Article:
You also wrote, “But, let us for a moment consider how the interpretation of that literature would change if it is not considered literally God’s word but man’s word of God’s message.”
I said absolutely nothing about considering the Bible “man’s word” or “God’s word”. At the end of the day, whether it’s “man’s word” or “God’s word” is actually of no interest at all. What we have before us is a Text. Even if every word of it, including the word “the”, is a lie— it is still a Text, a certain sequence of written letters on a series of pages, or rather, of scrolls and codices. These words are in Hebrew, Aramaic, and Greek, and they were written in stages between some 2 to 3 thousand years ago. They have been faithfully handed down from generation to generation in a lineage whose beginnings are somewhat obscure, but which can be elucidated to some extent if one is interested (not that this is of any crucial importance, but it is interesting to some of us). At the end of the day, what we have are letters, words, sentences, paragraphs, books, and a canon. And that is the only “word of God” (however you want to define that) OR “word of man” that we have— exactly this sequence of letters and pages, and no other. This is what we have to understand. Now, I hold that this Text has its own power, and does not need to be supported by anything outside it. (I also point out that it exists within an interpretive community also, in which the experiences it points to are conveyed in a living manner, but that is a whole separate topic.)
Your concern is that unless this Text correlates with external historical or scientific events, then “All literal interpretations would now become metaphorical extrapolations, which are subject to man’s interpretative will.” Such a thing would amount to “prophesying from [mere human] inspiration” and that, I take it, would lead to complete relativism and lawlessness. I also gather that you feel we would then have no way of knowing our purpose for being here, no objective meaning in life, if that correlation between Bible and science/history did not exist— if the Bible’s narrative didn’t correctly describe what an independent investigator, starting only with the world at hand, would come to, using objective mathematics and tools of discovery. Therefore it is of crucial importance that the Bible and science and history match up precisely.
I take it you do agree with my point that, if the Bible is to be “true”, there must be a correlation between external event and the Bible, when you write that “There is a difference between external reality and an archaeological claim”, and then go on to explain that several contradictory archaeological claims have been disproven, “and the story in the Scriptures has been vindicated.” “Vindication”, in the sense you use it, means that the biblical narrative matches the external event.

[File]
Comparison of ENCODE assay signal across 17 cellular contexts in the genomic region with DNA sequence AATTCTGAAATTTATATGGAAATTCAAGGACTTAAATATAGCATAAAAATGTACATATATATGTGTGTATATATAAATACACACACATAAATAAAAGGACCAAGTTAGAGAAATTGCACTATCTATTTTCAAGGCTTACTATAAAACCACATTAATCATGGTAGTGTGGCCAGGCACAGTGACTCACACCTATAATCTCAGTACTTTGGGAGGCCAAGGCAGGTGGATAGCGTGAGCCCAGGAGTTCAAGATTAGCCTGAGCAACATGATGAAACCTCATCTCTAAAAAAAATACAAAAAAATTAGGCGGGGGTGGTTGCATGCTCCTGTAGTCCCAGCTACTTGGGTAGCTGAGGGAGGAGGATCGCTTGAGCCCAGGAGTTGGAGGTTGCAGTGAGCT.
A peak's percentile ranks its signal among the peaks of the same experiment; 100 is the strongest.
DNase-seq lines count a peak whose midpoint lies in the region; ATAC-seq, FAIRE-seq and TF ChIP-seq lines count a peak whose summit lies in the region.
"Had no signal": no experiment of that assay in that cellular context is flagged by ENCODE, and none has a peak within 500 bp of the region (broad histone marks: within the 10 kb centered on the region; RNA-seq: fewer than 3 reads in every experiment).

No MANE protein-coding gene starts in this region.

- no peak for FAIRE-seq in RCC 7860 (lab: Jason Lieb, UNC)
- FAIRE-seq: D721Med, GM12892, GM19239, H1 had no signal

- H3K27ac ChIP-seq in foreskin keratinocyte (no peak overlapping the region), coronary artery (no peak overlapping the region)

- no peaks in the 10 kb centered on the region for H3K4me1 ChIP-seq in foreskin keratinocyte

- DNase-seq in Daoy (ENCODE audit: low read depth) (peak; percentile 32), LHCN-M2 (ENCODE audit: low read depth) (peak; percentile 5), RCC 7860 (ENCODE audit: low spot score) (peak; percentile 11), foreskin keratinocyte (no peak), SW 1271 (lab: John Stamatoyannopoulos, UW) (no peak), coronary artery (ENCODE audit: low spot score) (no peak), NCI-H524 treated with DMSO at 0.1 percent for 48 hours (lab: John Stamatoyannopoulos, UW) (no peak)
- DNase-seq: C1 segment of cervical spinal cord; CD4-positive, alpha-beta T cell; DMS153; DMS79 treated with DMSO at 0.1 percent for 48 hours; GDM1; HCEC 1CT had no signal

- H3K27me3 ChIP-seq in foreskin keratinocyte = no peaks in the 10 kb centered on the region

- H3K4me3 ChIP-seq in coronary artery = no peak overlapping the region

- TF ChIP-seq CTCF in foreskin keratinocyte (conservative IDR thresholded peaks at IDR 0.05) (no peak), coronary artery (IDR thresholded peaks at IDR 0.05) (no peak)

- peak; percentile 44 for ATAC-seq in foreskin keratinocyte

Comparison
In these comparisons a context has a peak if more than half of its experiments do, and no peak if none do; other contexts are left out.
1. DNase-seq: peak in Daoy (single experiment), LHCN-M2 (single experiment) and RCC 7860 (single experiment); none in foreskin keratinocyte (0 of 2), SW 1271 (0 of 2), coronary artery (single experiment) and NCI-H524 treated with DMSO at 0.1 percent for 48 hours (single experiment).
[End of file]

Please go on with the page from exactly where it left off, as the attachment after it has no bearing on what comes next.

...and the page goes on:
You then list eight “archaeological claims” that you say have been disproven, but I have a hard time recognizing most of them. Who denied that there were Hittites? Jericho is a well-known site, but “walls blown outward”??— where does that idea come from? The existence of the historical person, David, could be confirmed only by epigraphic evidence, and I’m not aware of any that is not highly contested, but nor does that mean there was no David, since mere absence of evidence is not evidence of absence. Solomon’s temple has not been found, but then archaeological digging is not allowed at the site in question. Who doubts it’s there, though? Daniel after the time of Christ? Responsible scholars assign it to about 150 before Christ. About whether a historical son of a historical Jacob named Joseph was ever in Egypt, again there would simply be no way of knowing without epigraphic evidence of both Jacob and Joseph, and we have nothing of the kind. I did read an article just the other day showing that there is no evidence of domesticated camels for the putative time of the patriarchs, and pointing to plenty of evidence against the idea. But none of these things, although interesting, is any more significant to the meaning of the Bible than proving that neither Middle Earth nor hobbits ever existed is important for an understanding of LOTR. How would knowing that Hobbits didn’t exist change your reading of LOTR? How would knowing that Abraham, if he existed, could not have ridden a camel, change the meaning of the story? It’s only because you insist that Joseph, David, camels, the Temple, and Daniel MUST be the kinds of facts you can match with archeological claims, that you get alarmed when someone says that such correlations are contraindicated by artifacts (or lack thereof) in the ground. You see, your faith is not in the Bible, but in the correlation you assume MUST exist between the Bible and external facts— IF THAT CORRELATION IS NOT THERE, THE BIBLE IS NOT TRUE AND NOT THE WORD OF GOD.